Abiotic stress Environmental pollution Metalloid toxicity Plant growth 



The authors would like to thank the Department of Science and Technology, New Delhi, and Scientific and Engineering Research Board, New Delhi, for awarding INSPIRE fellowship [DST/INSPIRE Fellowship/2013/791, dated 17.01.2014] to Vibhuti Chandrakar and National Post Doctoral Fellowship to Neha Pandey [PDF/2016/002813, dated 16.08.2017], respectively. Authors are also grateful to Department of Science and Technology, New Delhi, and Chhattisgarh Council of Science and Technology, Raipur, for financial support through DST-FIST Scheme [2384/IFD/2014-15, dated 31.07.2014], National Center for Natural Resources [IR/SO/LU/0008/ 2011, dated 03.07.2012], and research project [2741/CCOST/MRP/2015, dated 24/03/2015], respectively.


  1. Abedin MJ, Meharg AA (2002) Relative toxicity of arsenite and arsenate on germination and early seedling growth of rice (Oryza sativa L.). Plant Soil 243:57–66CrossRefGoogle Scholar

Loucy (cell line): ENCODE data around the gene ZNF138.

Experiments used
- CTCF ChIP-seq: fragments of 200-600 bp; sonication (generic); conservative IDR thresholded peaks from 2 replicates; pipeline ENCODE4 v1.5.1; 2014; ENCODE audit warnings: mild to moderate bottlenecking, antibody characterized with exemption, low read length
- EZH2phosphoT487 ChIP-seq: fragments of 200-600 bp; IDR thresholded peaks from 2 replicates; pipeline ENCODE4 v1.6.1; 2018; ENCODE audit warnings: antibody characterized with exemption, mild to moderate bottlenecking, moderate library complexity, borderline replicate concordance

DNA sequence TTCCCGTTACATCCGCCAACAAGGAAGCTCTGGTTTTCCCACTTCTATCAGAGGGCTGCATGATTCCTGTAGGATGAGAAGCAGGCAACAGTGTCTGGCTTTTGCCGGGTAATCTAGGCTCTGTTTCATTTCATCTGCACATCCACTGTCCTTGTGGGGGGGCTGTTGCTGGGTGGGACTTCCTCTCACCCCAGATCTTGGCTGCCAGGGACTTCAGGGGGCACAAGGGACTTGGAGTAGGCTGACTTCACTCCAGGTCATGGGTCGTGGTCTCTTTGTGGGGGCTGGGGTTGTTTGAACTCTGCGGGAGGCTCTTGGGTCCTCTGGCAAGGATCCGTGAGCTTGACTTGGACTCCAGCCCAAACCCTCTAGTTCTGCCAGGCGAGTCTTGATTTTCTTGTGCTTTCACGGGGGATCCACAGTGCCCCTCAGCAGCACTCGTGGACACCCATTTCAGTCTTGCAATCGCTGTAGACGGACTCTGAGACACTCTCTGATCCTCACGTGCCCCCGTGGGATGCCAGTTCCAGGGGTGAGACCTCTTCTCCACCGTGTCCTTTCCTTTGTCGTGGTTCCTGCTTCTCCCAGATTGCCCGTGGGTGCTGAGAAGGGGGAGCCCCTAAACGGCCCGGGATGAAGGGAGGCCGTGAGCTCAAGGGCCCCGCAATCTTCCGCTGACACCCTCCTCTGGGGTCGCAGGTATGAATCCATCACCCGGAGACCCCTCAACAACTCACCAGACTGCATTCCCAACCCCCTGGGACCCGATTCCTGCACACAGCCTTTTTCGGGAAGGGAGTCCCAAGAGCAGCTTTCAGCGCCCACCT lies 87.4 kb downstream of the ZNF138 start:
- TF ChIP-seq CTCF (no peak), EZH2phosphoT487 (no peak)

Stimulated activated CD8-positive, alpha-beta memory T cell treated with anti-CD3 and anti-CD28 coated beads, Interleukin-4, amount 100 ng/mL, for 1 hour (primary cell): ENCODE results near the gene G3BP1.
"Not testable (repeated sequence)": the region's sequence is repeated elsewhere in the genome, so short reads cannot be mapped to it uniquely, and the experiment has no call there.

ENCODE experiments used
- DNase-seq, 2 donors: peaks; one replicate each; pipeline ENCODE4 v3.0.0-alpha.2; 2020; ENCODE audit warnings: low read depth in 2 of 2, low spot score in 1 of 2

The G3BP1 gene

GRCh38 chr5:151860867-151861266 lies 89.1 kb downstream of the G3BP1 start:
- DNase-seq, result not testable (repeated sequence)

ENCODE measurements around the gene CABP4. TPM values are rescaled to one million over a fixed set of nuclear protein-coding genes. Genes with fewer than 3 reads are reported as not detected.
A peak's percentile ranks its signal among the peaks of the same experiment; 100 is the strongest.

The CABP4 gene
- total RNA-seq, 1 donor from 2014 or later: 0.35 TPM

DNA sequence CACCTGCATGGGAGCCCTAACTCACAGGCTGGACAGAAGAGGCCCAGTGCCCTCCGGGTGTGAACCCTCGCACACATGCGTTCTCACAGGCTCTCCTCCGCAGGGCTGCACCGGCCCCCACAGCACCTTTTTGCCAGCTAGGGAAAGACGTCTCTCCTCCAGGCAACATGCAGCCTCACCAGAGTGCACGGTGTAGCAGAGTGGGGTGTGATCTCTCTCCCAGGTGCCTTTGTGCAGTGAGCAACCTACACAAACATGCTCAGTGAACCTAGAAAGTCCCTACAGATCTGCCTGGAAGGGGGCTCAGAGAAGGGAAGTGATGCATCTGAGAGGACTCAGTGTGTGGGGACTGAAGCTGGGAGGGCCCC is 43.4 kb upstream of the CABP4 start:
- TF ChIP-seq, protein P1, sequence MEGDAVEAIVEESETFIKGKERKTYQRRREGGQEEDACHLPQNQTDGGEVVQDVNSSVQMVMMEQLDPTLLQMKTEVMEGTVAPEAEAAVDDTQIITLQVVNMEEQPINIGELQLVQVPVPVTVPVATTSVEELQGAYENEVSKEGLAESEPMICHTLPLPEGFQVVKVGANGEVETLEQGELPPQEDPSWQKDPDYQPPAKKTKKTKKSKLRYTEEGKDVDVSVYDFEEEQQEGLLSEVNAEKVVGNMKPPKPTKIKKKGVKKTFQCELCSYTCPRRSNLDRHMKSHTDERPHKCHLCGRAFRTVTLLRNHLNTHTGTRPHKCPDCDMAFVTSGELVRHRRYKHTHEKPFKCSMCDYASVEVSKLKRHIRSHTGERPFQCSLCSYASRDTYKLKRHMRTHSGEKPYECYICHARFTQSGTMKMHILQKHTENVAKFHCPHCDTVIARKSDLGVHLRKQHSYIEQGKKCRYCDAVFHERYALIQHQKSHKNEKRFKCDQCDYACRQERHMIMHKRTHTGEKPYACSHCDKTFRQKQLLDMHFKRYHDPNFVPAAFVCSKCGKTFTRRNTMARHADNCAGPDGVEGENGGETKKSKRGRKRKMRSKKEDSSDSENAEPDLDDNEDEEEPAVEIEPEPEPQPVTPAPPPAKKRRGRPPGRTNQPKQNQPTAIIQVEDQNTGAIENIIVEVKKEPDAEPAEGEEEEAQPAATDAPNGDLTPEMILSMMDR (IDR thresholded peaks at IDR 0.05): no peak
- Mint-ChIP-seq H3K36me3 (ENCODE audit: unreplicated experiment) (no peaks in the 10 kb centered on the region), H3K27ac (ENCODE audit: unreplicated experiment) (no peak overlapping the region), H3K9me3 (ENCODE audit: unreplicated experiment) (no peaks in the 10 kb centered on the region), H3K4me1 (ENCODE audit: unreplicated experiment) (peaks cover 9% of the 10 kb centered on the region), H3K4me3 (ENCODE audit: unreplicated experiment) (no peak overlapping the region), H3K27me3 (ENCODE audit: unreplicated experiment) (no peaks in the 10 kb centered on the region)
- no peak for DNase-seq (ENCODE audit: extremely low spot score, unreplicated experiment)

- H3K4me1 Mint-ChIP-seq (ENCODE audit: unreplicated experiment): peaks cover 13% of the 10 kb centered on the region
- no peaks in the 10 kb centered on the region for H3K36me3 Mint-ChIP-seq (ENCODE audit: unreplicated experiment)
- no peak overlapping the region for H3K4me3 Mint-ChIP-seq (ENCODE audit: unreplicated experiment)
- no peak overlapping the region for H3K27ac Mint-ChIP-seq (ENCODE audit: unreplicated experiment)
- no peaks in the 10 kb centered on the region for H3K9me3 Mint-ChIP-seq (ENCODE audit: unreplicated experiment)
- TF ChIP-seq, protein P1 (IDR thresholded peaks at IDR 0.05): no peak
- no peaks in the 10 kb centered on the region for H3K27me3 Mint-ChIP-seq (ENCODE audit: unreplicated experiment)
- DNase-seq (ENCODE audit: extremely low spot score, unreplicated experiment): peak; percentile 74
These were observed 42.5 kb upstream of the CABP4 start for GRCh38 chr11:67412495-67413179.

2. Abercrombie JM, Halfhill MD, Ranjan P, Rao MR, Saxton AM, Yuan JS, Stewart CN (2008) Transcriptional responses of Arabidopsis thaliana plants to arsenate As(V) stress. BMC Plant Biol 8:87–101PubMedPubMedCentralCrossRefGoogle Scholar
  3. Agnihotri A, Seth CS (2016) Exogenously applied nitrate improves the photosynthetic performance and nitrogen metabolism in tomato (Solanum lycopersicum L. cv Pusa Rohini) under arsenic (V) toxicity. Physiol Mol Biol Plants 22:341–349PubMedPubMedCentralCrossRefGoogle Scholar
  4. Ahsan N, Lee DG, Kim KH, Alam I, Lee SH, Lee KW, Lee H, Lee BH (2010) Analysis of arsenic stress induced differentially expressed proteins in rice leaves by two-dimensional gel electrophoresis coupled with mass spectrometry. Chemosphere 78:224–231Google Scholar
  5. Anjum SA, Tanveer M, Hussain S, Shahzad B, Ashraf U, Fahad S, Hassan W, Jan S, Khan I, Saleem MF, Bajwa AA, Wang L, Mahmood A, Samad RA, Tung SA (2016) Osmoregulation and antioxidant production in maize under combined cadmium and arsenic stress. Environ Sci Pollut Res 23:11864–11875CrossRefGoogle Scholar